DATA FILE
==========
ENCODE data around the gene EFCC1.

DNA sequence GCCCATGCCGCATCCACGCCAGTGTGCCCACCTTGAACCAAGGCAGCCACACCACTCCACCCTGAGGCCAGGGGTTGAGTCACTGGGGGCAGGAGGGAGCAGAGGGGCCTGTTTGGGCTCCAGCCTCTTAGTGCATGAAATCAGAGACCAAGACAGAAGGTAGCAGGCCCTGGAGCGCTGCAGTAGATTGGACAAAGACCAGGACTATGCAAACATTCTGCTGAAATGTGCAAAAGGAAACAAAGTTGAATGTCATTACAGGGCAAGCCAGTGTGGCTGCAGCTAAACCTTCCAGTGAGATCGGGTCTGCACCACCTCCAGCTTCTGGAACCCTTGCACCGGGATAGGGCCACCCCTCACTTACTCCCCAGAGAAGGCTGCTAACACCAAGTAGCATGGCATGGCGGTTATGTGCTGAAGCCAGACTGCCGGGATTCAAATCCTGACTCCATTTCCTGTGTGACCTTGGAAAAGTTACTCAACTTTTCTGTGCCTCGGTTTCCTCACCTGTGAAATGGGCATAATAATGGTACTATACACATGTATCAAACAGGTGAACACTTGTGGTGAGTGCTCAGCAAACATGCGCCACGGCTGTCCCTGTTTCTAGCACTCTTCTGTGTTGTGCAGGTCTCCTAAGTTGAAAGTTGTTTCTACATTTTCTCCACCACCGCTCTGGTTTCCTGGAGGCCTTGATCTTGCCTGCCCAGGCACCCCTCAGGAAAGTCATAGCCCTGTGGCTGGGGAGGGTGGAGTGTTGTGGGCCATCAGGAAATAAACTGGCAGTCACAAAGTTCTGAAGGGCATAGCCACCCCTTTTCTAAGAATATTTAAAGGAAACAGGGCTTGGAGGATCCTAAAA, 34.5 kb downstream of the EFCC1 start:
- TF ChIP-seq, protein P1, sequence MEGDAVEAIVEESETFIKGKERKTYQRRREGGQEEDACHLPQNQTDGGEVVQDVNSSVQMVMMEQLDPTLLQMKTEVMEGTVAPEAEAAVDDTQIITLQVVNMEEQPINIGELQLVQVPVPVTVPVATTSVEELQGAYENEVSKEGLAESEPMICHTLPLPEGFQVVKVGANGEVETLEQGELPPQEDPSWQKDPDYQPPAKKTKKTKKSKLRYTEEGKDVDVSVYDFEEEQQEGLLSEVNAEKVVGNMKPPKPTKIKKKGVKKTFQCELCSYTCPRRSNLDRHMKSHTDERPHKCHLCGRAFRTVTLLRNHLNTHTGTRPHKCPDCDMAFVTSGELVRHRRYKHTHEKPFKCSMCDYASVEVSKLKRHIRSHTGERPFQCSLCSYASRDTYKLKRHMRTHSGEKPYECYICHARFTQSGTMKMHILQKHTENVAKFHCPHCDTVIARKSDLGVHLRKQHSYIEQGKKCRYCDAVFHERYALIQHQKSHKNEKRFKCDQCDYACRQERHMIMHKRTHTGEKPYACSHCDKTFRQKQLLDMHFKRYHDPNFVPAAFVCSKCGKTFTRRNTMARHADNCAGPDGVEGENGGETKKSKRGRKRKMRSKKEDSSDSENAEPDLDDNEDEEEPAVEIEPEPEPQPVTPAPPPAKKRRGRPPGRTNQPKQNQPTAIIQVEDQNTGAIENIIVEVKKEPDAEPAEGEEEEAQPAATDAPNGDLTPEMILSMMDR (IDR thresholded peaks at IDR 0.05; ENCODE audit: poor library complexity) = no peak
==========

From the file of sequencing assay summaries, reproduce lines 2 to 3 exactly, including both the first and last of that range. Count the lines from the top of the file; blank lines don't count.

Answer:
DNA sequence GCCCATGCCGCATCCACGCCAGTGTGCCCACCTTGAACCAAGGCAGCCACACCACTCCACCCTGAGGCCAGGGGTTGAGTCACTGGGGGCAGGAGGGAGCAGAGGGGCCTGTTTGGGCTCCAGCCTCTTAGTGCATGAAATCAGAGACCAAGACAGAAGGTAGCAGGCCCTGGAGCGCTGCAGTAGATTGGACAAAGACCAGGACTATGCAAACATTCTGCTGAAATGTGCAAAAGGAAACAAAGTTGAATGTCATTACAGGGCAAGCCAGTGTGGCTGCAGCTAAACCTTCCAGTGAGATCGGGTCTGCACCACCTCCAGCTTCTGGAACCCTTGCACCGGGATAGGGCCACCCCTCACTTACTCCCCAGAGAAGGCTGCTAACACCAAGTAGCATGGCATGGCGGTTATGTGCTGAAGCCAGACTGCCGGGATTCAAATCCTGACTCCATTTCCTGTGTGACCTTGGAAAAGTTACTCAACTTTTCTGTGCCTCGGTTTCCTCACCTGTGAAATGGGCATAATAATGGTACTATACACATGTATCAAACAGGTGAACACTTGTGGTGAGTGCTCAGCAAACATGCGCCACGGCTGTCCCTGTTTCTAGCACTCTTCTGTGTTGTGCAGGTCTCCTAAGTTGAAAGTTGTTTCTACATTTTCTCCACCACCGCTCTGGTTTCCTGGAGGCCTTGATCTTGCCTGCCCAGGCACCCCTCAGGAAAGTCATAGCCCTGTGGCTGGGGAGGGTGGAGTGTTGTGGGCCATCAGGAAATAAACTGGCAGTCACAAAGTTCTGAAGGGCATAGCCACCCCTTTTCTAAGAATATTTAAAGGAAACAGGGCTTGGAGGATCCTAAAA, 34.5 kb downstream of the EFCC1 start:
- TF ChIP-seq, protein P1, sequence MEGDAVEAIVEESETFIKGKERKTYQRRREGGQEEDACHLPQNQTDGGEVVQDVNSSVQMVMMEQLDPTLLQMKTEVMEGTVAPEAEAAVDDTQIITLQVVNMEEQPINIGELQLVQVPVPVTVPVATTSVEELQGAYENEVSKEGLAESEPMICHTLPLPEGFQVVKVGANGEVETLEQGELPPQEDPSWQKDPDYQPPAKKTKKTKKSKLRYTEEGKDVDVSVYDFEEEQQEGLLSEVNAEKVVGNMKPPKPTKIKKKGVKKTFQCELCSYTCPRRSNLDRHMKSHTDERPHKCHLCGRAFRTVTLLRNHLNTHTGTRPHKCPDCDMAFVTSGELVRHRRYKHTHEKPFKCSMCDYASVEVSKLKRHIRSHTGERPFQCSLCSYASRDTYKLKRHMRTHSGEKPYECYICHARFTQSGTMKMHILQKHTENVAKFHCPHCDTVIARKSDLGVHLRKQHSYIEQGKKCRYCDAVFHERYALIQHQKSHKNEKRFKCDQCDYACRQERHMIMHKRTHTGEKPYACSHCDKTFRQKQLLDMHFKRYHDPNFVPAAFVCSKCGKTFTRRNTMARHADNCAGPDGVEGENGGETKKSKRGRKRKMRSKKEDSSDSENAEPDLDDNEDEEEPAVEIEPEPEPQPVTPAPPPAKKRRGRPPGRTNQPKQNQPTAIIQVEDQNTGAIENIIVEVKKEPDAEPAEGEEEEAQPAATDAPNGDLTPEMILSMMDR (IDR thresholded peaks at IDR 0.05; ENCODE audit: poor library complexity) = no peak